“Once she reaches a certain academic level she can’t just stay at home and take care of kids and her parents-in-law, but that’s still what the older generation expects from them.”

Another says: “Taiwan’s work hours are really long. That makes it difficult to get married and have kids. You might not have much free time and it’s hard to relax.”

Some bigger issues: Wages in Taiwan are considered low compared to the cost of childcare and property prices. Many couples still live with their parents or in-laws. Many Taiwanese women also delay getting married to pursue academic degrees or careers. Remember: two-thirds of working women are college educated. Perhaps they’re too busy leaning in to get knocked up.

2012

It’s the Year of the Dragon and horray, births are up! Everyone wants a dragon baby! Thank god, because people were starting to lose their shit. The President even called the situation a “serious threat to national security.

You’d think people would get busy for national security reasons, but then you have people like Sean Lin, a 24-year old doctor from Taipei, who said this:

“I think Taiwan’s low fertility rate is absolutely a big problem. I not only don’t want children, but also have no plans for marriage. It’s not for economic reasons; I simply prefer more emotional freedom and believe that a family would be a burden.” Thanks for sharing that, Sean. Let’s hope you’re not a pediatrician.

Even worse, it turns out superstitions about the Chinese zodiac are no joke:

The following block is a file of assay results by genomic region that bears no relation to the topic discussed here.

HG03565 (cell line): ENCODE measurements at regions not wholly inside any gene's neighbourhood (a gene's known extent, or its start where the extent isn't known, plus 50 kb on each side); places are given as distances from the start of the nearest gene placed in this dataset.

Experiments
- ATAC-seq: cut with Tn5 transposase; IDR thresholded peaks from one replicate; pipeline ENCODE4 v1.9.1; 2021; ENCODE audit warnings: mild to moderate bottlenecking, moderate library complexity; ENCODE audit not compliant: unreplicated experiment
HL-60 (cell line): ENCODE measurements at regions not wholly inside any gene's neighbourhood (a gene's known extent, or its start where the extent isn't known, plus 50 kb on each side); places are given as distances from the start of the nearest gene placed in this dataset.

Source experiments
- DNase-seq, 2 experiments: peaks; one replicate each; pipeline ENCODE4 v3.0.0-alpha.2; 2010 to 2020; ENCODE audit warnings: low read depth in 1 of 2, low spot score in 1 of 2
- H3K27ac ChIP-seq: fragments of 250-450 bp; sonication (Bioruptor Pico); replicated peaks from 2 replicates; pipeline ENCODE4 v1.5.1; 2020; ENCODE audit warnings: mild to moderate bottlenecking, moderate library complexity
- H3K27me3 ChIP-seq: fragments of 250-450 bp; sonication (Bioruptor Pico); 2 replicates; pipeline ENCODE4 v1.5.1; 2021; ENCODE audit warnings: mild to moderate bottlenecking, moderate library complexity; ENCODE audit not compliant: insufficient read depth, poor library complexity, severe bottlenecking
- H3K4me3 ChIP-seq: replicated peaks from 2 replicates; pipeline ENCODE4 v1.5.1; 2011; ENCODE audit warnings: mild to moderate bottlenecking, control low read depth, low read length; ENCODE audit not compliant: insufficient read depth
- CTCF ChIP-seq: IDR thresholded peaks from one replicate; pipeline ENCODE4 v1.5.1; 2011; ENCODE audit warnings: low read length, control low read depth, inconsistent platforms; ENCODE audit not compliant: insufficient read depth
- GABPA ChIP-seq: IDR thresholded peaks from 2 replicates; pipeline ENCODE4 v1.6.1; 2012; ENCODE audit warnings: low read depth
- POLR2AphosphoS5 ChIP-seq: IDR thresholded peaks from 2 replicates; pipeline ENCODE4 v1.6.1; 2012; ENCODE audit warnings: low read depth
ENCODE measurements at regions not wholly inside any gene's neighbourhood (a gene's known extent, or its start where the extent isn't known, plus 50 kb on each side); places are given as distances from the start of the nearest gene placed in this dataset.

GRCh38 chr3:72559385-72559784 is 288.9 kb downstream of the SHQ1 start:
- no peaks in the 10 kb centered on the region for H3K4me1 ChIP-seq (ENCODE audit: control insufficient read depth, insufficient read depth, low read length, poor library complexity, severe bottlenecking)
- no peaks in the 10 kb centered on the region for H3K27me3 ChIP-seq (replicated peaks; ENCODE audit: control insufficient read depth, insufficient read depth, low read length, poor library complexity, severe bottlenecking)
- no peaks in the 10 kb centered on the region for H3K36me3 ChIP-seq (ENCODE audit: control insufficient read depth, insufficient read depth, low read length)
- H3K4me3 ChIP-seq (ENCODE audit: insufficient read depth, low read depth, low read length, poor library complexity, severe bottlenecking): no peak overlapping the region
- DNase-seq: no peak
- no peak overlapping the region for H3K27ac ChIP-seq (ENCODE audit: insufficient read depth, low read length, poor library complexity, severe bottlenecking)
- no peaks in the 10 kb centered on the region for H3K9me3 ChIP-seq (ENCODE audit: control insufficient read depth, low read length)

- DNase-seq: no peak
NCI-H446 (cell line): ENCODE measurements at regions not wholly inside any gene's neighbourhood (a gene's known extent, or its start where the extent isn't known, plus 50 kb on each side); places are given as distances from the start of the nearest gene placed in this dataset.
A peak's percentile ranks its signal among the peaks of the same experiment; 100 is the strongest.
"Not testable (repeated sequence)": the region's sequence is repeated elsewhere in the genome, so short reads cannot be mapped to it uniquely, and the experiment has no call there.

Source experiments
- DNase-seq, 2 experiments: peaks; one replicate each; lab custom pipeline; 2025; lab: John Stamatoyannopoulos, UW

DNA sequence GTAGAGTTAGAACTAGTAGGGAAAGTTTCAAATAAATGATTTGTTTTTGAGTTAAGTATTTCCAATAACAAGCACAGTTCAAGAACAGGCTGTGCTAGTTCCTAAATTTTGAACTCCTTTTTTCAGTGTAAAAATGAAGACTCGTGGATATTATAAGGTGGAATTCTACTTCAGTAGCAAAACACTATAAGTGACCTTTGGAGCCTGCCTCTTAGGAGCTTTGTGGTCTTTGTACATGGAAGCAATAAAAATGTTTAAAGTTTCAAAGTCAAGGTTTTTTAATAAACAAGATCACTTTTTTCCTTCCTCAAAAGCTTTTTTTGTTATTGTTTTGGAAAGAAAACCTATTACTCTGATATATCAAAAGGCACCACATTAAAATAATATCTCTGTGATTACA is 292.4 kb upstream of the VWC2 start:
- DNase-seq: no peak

Recorded from the 1950s on, birth rates in Taiwan have been clearly influenced by the ancient Chinese zodiac’s 12 animal signs. The years in which Taiwanese couples decided to give birth most often came in the Year of the Dragon: 1952, 1964, 1976, 1988 and 2000. 

The belief is that children born under the dragon sign are not only honest, sensitive and brave, but will also be free from habits like borrowing money or making flowery speeches. Quite the opposite is believed about the Year of the Tiger. Whoever was born in 1950, 1962, 1974, 1986 or 1998 tends to question authority and is therefore likely to cause trouble for himself, his family or to his employers at some stage of life. 

Lastly, New Taipei City starts to offer discounted cab rides to pregnant women going to the doctor. Drastic times, drastic measures.

2013

Oh, hell no. The Ministry of the Interior says the number of births in 2013 dropped 13% compared to 2012.

To add insult to injury, pregnant Taiwanese women are being encouraged to pass along unused pads and tampons to other women as “lucky charms”. Speechless.

2014

The whole birth rate thing is, like, totally old news. The media is sick of reporting it. People are sick of hearing about it. Let’s just talk about something else, okay?

But then The Diplomat poses this cheerful question: “East Asia’s Future: Extinction?”

2015

Finally some good news. Births are up in 2015 — almost to 2012 levels. And marriages are up as well. The Ministry of the Interior takes full credit for both, saying both signs are proof their policies are working. Good for you, MOI!

Incentives for having a baby include a 2,500TWD – 4,000TWD monthly subsidy for each family raising a baby and a 2,000TWD monthly subsidy for babysitting services. Not great, but better than what was offered back in 2010.

2016